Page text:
Gerri Yang had known Stephen Ballmer for a long time.
They used to go to the same parties. They would watch the same, lesser people smoke substances on terraces facing the golden sunset.
But neither of them ever thought they would end up together.
Gerri thought she would marry someone younger, someone with the body of a builder and the mind of an astrophysicist.
The reverse had never crossed her mind.
Now, here she was, in her later years, knowing in her heart that Mr. Right had passed her by and all that was left was a selection of Mr. Ohnos. And not one of them Apollo.
All of them, in fact, were not quite as buff as they used to be, which was a little disturbing.
Gerri and Stephen knew that, at least in some ways, they made a good, sensible match.
But when they were alone together, they argued a lot.
They didn't argue about whether they loved each other, or how many kids they should have.
They had, after all, been around the block so many times that the block was now a freeway.
No, the only times they raised their voices was when the subject was money.
"But, Stephen, I am used to certain standards. If you left me, I would need to know that those standards would be maintained," said Gerri.
"I'm not going to leave you," said Stephen in an unusual whisper. "Our families are coming together to create a new dynasty, one that will rise up against the Brin-Pages and make the Ballmer-Yangs the First Family of Tech."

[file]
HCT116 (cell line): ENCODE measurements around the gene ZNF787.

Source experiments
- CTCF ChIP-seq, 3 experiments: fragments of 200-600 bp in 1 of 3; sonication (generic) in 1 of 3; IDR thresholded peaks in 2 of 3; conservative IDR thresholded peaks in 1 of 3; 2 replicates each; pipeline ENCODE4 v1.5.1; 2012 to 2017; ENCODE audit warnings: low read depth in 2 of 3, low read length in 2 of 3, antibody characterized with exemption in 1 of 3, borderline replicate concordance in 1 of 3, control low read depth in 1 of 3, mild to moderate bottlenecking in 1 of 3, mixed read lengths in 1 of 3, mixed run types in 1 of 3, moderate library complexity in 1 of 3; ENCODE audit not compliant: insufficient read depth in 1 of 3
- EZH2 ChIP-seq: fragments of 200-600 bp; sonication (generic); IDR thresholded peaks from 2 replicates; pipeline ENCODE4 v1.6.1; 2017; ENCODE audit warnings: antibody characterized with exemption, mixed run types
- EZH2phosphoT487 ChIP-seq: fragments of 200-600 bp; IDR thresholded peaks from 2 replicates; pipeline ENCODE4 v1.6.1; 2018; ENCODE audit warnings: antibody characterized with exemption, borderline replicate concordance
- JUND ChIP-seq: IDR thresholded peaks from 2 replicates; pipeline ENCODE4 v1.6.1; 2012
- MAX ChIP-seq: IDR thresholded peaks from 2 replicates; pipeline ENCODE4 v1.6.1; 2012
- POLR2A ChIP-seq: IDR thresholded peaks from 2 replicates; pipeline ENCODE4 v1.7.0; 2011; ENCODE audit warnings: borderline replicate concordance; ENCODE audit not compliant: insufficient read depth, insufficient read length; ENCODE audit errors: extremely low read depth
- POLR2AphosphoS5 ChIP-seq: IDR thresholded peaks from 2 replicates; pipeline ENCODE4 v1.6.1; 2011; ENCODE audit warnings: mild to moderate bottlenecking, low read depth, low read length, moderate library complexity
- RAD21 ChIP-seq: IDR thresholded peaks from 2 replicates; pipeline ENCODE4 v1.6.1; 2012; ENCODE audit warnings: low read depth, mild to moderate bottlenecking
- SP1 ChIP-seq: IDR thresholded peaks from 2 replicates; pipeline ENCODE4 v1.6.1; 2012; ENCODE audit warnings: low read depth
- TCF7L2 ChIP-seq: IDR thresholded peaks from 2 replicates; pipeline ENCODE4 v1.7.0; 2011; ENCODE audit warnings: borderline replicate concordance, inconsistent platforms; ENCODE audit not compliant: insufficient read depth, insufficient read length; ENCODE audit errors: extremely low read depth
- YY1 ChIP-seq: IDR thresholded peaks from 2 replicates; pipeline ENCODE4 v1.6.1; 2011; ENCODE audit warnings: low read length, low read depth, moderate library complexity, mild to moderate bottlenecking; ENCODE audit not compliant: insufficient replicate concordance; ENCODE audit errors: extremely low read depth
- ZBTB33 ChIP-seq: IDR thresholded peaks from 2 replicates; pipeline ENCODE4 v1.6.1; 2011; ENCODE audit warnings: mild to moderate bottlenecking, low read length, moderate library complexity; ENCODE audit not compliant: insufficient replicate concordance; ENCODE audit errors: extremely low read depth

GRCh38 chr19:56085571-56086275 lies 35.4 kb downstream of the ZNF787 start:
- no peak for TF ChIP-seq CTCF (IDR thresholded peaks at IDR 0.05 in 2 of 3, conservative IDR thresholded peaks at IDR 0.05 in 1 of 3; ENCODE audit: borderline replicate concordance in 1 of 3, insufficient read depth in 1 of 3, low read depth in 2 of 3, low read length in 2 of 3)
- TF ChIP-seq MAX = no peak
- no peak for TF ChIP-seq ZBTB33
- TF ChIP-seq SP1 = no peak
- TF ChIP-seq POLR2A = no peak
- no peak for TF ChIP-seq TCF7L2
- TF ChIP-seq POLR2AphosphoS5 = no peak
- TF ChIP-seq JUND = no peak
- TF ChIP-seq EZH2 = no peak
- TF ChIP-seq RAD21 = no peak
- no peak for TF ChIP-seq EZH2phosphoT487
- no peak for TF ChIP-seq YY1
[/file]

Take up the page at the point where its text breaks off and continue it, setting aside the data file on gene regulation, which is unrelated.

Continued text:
"You mean the Yang-Ballmers, don't you, buttercup?" said Gerri, furiously batting her eyelids.
"Whatever you say, sweetums," said Stephen.
"Well, why can't you give me $37 a second for the rest of my life? Or even $38?" griped Gerri gently. "I am a loyal and faithful partner. And you, well, you do have a bit of a history, don't you?"
"I've been young. I've been impetuous. But that is all behind me. All I have in front of me is you and our marriage," declared Stephen. "You know I am giving you everything I have. And if you don't agree to this pre-nup, I will talk to your parents."
"To my parents?" shrieked a shocked Gerri.
"In fact, I already have," blurted Stephen, his impetuousness having not quite left the building. "They agree that I am being more than fair, given your age and, you know, your, um, internal problems."
"I am as fit as a fiddle," said Gerri, her bottom lip hanging dangerously low.
"Fiddle-dee-dee is what my inner circle tells me. And your inner circle appears to be steadily deserting you," said a suddenly calm Stephen.
"They are not deserting me. They simply don't think I will need them as much any more. Because I will be spending all of my time with you," explained Gerri.
"That's not what your Uncle Carl says," said Stephen, evenly. "He says some of your family, especially your cousins and nephews, are turning against you. He says you need new mentors to help you conclude a successful marriage. And a successful marriage starts with a successful pre-nup. Uncle Carl wants what's best for you."
"HE'S NOT MY UNCLE!" shouted Gerri. "That's just what my parents told me to call him."
"Because your parents trust him. And he has told them that the Trust Fund I have prepared especially for you, my precious, is a fund that can be trusted."
"Oh, I am lost," sniffled a forlorn Gerri. "I never thought that love would be like this."
Stephen allowed a silence to fall gently, like a dusk at summer solstice.
Then he whispered: "Perhaps I could add free vet visits, all expenses paid plastic surgery, including any scientific advancements in facial, bodily or cryogenic preservation. And a new Maserati every year."
"And a Tesla and a hybrid Smart car?" said Gerri with renewed excitement.
"A Smart car? Of course, my ever-clever petal. Of course," said Stephen.
Gerri took Stephen's hand in hers.
They both smiled.
"Now, then," said Gerri. "How many guests? I was thinking something small and intimate. Say, 30,000 people?"